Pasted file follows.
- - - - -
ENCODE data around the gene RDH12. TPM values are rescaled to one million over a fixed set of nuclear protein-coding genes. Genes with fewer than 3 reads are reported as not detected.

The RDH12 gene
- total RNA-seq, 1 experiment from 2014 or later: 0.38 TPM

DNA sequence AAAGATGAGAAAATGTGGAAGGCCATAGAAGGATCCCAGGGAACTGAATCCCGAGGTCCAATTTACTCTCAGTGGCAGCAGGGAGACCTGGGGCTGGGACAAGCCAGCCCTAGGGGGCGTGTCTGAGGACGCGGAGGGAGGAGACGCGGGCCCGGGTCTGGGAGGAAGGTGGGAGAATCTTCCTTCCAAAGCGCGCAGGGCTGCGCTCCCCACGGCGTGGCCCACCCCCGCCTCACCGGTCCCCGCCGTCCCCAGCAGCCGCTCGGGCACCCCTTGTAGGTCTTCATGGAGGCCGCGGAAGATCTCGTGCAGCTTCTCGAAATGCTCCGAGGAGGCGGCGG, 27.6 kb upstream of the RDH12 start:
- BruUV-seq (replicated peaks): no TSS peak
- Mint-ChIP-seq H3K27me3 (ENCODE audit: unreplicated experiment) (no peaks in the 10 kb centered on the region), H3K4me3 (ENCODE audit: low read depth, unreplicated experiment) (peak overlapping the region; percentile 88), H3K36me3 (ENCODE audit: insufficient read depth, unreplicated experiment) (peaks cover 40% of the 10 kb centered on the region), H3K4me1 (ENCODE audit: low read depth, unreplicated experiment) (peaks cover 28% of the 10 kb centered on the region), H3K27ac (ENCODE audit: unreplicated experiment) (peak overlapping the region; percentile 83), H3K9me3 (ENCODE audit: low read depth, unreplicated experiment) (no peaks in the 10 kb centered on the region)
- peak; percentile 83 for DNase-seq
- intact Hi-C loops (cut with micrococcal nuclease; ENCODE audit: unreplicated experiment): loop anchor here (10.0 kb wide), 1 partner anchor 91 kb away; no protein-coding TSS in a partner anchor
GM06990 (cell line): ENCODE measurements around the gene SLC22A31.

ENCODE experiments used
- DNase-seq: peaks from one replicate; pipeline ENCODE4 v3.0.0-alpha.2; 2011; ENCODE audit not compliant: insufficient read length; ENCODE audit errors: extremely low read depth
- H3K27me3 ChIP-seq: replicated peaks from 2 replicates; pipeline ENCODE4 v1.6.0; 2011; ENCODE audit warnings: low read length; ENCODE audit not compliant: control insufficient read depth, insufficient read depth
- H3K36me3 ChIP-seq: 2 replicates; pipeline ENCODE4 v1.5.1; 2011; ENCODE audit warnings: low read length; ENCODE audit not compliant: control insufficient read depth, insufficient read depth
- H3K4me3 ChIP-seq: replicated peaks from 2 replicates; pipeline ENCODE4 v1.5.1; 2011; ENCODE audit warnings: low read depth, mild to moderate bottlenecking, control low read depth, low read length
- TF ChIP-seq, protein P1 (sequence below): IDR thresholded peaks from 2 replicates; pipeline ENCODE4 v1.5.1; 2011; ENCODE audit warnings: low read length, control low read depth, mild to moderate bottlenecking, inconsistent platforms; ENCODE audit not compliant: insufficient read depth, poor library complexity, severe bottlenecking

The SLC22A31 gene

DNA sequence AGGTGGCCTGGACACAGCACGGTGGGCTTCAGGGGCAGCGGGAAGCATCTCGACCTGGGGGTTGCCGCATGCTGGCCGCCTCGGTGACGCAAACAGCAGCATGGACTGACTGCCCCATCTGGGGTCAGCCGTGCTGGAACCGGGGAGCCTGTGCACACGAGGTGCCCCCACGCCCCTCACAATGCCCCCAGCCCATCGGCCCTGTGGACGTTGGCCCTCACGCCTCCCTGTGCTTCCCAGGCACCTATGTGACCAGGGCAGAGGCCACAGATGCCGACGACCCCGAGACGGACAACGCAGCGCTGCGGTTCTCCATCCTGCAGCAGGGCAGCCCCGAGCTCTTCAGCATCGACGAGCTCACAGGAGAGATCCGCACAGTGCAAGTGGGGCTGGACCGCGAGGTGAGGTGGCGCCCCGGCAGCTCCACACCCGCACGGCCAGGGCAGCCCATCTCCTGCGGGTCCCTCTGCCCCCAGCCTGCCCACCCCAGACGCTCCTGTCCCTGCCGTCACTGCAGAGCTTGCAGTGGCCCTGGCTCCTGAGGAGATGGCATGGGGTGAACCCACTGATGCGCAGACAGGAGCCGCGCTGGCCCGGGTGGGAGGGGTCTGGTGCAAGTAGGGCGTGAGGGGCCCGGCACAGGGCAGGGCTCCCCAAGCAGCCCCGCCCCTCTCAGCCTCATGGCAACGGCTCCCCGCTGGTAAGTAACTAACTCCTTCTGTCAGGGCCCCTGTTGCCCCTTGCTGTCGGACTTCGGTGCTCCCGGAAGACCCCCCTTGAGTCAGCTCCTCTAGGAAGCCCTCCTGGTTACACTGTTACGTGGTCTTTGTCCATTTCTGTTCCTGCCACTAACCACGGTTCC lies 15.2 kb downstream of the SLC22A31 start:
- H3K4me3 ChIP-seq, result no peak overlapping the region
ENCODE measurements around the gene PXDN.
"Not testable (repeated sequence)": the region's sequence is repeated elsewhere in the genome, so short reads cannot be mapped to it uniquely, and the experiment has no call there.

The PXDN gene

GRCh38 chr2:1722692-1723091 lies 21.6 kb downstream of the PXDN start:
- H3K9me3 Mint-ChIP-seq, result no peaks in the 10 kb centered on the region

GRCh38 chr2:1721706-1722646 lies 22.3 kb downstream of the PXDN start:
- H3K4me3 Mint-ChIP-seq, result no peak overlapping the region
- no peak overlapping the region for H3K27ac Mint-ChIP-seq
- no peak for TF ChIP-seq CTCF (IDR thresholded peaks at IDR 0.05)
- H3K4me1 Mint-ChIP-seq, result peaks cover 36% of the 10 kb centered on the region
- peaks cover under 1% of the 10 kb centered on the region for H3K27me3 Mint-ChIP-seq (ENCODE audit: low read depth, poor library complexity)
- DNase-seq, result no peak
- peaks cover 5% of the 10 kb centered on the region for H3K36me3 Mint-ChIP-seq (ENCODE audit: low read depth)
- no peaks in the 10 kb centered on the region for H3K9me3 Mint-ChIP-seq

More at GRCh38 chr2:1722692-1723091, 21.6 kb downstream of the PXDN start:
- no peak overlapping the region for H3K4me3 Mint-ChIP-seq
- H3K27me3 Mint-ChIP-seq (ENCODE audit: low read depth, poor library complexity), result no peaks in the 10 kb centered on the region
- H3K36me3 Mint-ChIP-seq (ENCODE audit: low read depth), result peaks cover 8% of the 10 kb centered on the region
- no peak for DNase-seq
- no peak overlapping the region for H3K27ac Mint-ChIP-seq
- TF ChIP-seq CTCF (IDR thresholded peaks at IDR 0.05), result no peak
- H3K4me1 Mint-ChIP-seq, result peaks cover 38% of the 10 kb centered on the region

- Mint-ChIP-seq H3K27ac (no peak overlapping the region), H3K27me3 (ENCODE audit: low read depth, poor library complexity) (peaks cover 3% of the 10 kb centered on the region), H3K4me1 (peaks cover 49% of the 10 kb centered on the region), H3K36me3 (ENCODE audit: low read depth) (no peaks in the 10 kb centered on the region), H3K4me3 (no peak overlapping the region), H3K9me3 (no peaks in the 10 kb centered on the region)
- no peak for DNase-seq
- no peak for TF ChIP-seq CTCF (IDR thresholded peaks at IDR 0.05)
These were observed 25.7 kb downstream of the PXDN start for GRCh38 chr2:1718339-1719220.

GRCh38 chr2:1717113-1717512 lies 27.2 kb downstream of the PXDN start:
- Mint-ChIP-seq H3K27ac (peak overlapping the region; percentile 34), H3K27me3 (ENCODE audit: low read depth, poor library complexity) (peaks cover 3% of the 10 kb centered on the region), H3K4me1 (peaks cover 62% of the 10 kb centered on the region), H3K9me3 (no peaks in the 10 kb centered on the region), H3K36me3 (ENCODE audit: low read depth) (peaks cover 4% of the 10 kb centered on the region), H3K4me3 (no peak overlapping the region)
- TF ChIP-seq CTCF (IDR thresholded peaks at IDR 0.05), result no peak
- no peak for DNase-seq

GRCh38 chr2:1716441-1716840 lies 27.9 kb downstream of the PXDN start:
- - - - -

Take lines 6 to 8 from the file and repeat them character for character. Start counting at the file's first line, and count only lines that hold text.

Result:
- Mint-ChIP-seq H3K27me3 (ENCODE audit: unreplicated experiment) (no peaks in the 10 kb centered on the region), H3K4me3 (ENCODE audit: low read depth, unreplicated experiment) (peak overlapping the region; percentile 88), H3K36me3 (ENCODE audit: insufficient read depth, unreplicated experiment) (peaks cover 40% of the 10 kb centered on the region), H3K4me1 (ENCODE audit: low read depth, unreplicated experiment) (peaks cover 28% of the 10 kb centered on the region), H3K27ac (ENCODE audit: unreplicated experiment) (peak overlapping the region; percentile 83), H3K9me3 (ENCODE audit: low read depth, unreplicated experiment) (no peaks in the 10 kb centered on the region)
- peak; percentile 83 for DNase-seq
- intact Hi-C loops (cut with micrococcal nuclease; ENCODE audit: unreplicated experiment): loop anchor here (10.0 kb wide), 1 partner anchor 91 kb away; no protein-coding TSS in a partner anchor